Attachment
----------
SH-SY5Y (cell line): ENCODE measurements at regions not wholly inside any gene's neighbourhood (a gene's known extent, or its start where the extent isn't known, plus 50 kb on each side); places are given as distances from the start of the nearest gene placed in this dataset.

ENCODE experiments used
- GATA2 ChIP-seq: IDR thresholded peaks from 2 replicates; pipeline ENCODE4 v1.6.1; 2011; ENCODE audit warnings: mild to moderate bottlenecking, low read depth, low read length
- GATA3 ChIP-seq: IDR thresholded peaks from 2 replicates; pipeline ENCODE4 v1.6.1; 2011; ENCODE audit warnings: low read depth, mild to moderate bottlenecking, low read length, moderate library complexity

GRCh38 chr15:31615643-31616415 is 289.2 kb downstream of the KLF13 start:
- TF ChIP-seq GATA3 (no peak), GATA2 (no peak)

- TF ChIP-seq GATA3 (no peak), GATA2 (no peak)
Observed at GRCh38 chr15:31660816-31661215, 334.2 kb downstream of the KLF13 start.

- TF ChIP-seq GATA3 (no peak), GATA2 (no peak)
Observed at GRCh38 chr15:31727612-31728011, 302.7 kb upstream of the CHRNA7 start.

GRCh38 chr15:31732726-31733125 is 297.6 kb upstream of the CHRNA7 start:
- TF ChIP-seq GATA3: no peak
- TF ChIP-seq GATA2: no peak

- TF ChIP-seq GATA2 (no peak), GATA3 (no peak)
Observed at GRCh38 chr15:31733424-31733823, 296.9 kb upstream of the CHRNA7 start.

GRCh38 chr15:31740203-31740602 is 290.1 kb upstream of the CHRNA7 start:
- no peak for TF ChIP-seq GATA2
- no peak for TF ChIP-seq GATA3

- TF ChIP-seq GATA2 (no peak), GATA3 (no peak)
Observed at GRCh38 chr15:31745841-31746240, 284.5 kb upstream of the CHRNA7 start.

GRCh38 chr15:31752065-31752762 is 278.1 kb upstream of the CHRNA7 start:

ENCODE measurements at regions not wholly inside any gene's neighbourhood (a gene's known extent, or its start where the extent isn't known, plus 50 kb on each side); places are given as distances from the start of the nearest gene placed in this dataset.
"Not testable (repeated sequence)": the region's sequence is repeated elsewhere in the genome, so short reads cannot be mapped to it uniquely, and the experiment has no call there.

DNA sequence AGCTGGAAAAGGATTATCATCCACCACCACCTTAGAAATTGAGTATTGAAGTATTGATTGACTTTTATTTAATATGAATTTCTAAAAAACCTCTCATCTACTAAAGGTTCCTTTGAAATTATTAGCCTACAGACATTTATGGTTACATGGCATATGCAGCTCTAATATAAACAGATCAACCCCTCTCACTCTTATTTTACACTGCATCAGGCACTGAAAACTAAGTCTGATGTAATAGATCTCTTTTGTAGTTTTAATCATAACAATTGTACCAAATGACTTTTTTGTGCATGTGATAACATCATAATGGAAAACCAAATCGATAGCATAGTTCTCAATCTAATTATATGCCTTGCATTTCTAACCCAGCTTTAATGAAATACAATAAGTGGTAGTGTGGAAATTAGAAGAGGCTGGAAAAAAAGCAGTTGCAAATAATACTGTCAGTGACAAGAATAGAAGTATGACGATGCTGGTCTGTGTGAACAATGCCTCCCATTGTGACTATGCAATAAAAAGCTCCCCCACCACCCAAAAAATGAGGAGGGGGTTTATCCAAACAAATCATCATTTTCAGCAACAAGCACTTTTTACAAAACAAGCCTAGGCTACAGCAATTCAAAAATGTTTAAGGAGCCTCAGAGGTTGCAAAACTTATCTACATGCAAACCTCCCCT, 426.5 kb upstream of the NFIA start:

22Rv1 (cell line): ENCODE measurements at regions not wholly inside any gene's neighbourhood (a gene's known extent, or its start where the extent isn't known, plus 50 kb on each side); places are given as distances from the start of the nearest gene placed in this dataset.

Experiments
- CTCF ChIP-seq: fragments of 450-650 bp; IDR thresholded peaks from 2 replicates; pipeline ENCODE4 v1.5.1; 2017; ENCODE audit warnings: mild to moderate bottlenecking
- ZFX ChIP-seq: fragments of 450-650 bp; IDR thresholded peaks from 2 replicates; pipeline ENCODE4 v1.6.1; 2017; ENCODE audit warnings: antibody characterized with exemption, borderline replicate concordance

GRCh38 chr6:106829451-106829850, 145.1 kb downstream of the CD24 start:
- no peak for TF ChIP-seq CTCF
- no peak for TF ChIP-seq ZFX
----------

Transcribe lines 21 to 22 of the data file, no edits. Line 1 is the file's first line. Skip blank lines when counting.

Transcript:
GRCh38 chr15:31752065-31752762 is 278.1 kb upstream of the CHRNA7 start:

ENCODE measurements at regions not wholly inside any gene's neighbourhood (a gene's known extent, or its start where the extent isn't known, plus 50 kb on each side); places are given as distances from the start of the nearest gene placed in this dataset.